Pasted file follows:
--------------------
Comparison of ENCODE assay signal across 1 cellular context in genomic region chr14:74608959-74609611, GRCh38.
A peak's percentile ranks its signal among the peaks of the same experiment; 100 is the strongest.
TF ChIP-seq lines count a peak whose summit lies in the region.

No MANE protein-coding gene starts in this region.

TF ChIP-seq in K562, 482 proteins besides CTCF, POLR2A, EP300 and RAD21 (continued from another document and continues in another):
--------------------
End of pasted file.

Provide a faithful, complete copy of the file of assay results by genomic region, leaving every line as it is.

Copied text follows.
Comparison of ENCODE assay signal across 1 cellular context in genomic region chr14:74608959-74609611, GRCh38.
A peak's percentile ranks its signal among the peaks of the same experiment; 100 is the strongest.
TF ChIP-seq lines count a peak whose summit lies in the region.

No MANE protein-coding gene starts in this region.

TF ChIP-seq in K562, 482 proteins besides CTCF, POLR2A, EP300 and RAD21 (continued from another document and continues in another):